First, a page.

Longevity FAQ and Longevity 101: Your Beginner’s Guides

I find the concept of longevity and longevity research fascinating, from both a scientific and philosophical perspective: it’s cool to read about how researchers have effectively reversed the ageing of some mice, and I find it endlessly curious how large swathes of society want to ‘solve’ ageing (or, maybe more accurately, the other things that kill us as we age).

[Longevity research is] trying to figure out what kinds of damage accumulate with age, how to reverse that accumulation, and the search for switches that we could flip in human biology to increase lifespan.

When I wanted to read more on the topic and get a better understanding of some fundamental concepts, I used and recommend two ‘longevity guides’ that are accessible and concise: Laura Deming’s Longevity FAQ and Spannr’s Longevity 101.

The Longevity FAQ provides a simple breakdown of (very) basic concepts in ageing research, followed by two-paragraph layman-friendly introductions to the nine major research areas with the most potential to make a positive impact (see below for details).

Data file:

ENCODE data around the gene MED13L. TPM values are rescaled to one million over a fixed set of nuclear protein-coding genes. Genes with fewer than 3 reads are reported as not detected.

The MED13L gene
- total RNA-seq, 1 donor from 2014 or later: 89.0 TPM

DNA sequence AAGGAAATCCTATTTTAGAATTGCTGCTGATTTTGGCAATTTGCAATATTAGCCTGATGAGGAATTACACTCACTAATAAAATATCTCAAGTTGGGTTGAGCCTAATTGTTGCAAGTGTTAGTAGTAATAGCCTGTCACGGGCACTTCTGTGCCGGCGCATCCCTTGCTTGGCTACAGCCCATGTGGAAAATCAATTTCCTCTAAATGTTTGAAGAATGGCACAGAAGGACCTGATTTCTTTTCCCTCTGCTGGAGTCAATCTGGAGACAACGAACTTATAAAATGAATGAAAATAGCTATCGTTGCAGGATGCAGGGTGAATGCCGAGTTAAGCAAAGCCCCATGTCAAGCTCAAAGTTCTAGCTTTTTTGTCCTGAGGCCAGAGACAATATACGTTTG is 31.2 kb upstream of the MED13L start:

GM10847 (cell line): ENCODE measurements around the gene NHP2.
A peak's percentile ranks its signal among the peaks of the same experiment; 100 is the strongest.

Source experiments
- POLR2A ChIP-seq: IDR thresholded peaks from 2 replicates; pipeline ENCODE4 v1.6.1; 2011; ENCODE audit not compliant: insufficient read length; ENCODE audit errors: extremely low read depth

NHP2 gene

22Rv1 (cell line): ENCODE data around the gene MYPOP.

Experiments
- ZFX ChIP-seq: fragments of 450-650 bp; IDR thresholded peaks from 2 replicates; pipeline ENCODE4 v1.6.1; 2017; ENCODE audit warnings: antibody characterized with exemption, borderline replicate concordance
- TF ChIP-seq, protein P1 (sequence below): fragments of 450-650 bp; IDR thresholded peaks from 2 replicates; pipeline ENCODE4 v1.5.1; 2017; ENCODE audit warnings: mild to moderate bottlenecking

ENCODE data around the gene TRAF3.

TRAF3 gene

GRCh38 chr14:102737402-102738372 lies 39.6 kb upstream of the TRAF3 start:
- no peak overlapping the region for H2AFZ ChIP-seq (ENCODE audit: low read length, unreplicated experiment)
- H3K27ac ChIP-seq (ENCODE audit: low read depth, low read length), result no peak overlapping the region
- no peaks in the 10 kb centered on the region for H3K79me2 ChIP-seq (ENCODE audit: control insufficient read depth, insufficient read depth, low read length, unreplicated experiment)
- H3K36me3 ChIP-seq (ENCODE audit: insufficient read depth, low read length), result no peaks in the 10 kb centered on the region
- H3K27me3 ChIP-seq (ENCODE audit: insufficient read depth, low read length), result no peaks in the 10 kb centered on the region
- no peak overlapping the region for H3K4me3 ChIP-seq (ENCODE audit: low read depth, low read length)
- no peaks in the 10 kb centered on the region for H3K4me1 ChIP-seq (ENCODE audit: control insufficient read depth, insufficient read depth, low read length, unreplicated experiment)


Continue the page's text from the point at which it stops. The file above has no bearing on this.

Longevity 101, on the other hand, takes a more practical rather than academic approach, and is billed as ‘The Ultimate Guide To Increasing Your Healthspan & Lifespan’. The site is beautiful and well researched (and referenced), providing easy reads on beginner, intermediate and advanced ‘strategies’:

Of course, as always, take everything with the usual caution: the science on the topic is still relatively new, and both guides are written by those with vested interests in the topic (one via the VC space).

And for interest, these are the nine major research areas from the Longevity FAQ:

  • Caloric Restriction: eating less, in a variety of ways, can make you live longer – but is your body just using number of calories as a signal?
  • Insulin/IGF: genetic pathways related to growth and insulin signaling are linked to aging
  • Parabiosis: young blood makes old mice healthier, but why?
  • Senescence: a fraction of your cells get older than the others, so we’d like to eliminate them
  • Autophagy: the garbage disposal unit of the cell worsens with age, improving it might increase healthy lifespan
  • Hypothalamus: a surprising number of things can increase lifespan when only changed in the brain tissue
  • Reproductive System: removing the ability to reproduce can increase lifespan
  • Mitochondria: mitochondrial mutations impact lifespan in counterintuitive ways
  • Sirtuins: sirtuins can change DNA and increase lifespan